While exploring the hostility of the kitchen, the novel also explores it as a space that affirms individuality and sustains friendships. Cooking, like any act of creation, is unique and varies in style from person to person. The roles in the kitchen are executed differently by each family member, resulting in food varying in flavour even when the same recipe is followed. To alleviate the repetitive mundanity of their work, the women in the novel experiment with new recipes, allowing their creativity to find an outlet. As a place that breeds both friendships and rivalries between women, the kitchen is depicted as a transformative space, a metaphorical combat zone that permits innovation, confrontations and sisterhoods.
Co-existence with the non-human other in The Paradise Of Food
While explicating the interplay between life and death through the metaphor of hunger, Jawed’s novel depicts that even animals are victims of their appetites. Small animals like lizards, cockroaches and baby snakes cohabit in the family house and make themselves at home by residing in the crevices of its dilapidated structure.
Tracing the precarity of their fragile presence in the domestic space, the novel sheds light on crucial themes of indifference, brutality and co-existence. When the narrator compares the lizards and the faces of the women working in the kitchen to the dark sooty walls, he portrays how animals are equally vulnerable to the inimical effects of labour.
The narrator’s house gives asylum to various animals, like the parrot who would greet the narrator by his name, the cobra who devoured hens but never bit a human, the rats who successfully avoided mousetraps and squirrels who committed suicides. In the novel, the writer depicts the helplessness and fragility of the existence of animals when a pet squirrel jumps in a hot chulha, after being frightened by the hissing sound of water on blazing wood.
Animals, not used to sounds made in the kitchen, are prone to confusing them for signs of danger and their lives are threatened by modern developments as they do not know how to navigate their way around them safely. Jawed further highlights the painful existence of animals in urban cities using instances where animals die by getting electrocuted by electric poles and wires.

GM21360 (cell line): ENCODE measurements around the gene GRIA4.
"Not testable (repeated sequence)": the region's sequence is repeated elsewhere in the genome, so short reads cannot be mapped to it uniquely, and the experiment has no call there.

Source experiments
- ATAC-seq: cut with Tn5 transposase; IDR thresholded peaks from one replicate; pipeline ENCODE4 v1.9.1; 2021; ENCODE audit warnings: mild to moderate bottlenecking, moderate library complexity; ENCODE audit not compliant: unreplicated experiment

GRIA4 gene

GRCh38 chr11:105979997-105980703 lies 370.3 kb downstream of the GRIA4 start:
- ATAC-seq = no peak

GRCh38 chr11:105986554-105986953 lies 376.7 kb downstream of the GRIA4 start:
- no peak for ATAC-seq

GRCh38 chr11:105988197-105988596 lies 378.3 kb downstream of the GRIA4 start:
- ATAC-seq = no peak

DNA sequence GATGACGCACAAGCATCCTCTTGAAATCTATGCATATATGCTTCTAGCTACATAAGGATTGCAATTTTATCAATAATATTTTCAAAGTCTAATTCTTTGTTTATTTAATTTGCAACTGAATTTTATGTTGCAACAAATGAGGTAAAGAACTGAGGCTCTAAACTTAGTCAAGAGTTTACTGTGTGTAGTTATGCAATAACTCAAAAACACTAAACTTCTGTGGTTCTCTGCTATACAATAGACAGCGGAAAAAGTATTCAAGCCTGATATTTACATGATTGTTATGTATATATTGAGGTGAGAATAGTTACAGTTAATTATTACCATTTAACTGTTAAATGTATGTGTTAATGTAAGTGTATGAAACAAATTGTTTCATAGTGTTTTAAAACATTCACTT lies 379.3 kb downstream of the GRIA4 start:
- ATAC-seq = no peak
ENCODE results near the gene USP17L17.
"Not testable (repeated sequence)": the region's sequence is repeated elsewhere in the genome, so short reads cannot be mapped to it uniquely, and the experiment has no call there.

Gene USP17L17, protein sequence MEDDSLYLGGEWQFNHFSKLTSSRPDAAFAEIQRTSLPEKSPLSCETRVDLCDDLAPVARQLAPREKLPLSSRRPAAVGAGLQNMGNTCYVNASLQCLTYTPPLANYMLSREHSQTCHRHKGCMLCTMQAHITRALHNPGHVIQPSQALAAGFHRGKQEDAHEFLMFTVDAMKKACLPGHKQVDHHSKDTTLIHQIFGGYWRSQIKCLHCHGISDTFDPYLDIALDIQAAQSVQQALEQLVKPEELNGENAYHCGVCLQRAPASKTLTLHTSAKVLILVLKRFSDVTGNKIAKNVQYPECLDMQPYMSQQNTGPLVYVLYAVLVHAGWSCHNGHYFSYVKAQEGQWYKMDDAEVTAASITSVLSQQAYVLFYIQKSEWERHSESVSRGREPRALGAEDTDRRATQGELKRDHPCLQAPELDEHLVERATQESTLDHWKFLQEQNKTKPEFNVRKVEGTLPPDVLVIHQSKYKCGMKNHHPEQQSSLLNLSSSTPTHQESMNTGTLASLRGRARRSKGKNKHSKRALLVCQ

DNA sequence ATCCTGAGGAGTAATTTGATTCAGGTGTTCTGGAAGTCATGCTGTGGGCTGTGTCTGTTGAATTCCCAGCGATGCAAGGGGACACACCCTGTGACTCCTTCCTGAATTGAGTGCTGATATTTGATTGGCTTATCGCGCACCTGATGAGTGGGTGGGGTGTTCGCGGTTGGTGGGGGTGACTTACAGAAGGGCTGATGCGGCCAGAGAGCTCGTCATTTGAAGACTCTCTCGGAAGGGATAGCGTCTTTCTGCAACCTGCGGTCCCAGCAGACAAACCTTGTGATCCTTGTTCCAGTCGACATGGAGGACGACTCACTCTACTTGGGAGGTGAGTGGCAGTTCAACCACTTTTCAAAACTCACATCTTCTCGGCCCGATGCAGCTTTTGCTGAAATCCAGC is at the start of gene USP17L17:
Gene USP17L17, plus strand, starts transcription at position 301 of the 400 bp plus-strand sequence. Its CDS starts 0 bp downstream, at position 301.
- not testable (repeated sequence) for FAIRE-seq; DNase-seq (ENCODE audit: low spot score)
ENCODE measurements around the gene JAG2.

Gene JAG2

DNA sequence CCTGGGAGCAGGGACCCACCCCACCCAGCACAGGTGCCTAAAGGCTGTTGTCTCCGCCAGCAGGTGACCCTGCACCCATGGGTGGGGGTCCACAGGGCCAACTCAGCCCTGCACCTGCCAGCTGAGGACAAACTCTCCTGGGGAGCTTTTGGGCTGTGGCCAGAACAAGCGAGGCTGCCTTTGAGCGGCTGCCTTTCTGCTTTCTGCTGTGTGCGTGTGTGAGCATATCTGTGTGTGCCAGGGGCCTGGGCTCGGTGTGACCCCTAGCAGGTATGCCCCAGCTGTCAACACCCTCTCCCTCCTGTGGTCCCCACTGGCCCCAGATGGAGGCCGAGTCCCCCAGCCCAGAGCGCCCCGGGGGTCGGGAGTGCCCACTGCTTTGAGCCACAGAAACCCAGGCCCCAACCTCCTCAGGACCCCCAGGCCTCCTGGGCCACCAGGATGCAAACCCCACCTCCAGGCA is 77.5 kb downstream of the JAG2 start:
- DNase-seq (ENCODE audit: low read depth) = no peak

The animals in the novel become witnesses to the sins of man and represent the “other” whose existence in the public sphere is barely tolerated. The frequency of accidents involving animals in the novel exhibits how inconsiderate and unsuitable man’s world is for animals who although aren’t outrightly denied co-existence, repeatedly pay the price for living in a space meant for the convenience of man alone.
The violence of disgust in The Paradise Of Food
In his ‘Critique of Judgement‘, Immanuel Kant describes how closely disgust relates to the “lower” senses of smell and taste. Since it is contingent on senses that enter and pervade our body, disgust has an imposing nature that yields an anti-aesthetic effect. As the experience of disgust remains etched in our memory for a longer time, it demands to be remembered. In the novel, through the juxtaposition of dissimilar elements and the creation of undesirable combinations, the story progresses in the form of memories that arouse disgust. The writer’s decision to bring only the nauseating memories of the narrator to light indicates the persistence of the experience of disgust that overshadows every other sensibility.
The theme of disgust in the novel, The Paradise Of Food, also portrays the depravity of human life. Using instances where women relish talking about burnt genitals, men wipe their faces clean with chapatis and water from a certain community is seen as polluted by people of different religions, Jawed shows the decadence and lack of morality that characterises modern society. The absence of values and compassion is made apparent as humans themselves are posited as objects of disgust in their desensitisation and indifference to violence.
In his explicit detailing of life-sustaining and corrupting elements and their various combinations, Jawed brings to the fore the hard truth about life’s proximity to death. The brilliance of the book lies in how seamlessly the narrative flows and every phenomenon boils down to the universal language of hunger. Due to its unfiltered descriptions, The Paradise Of Food is closer to life and is able to present things that are embarrassing to speak out loud but constitute the truth of our existence.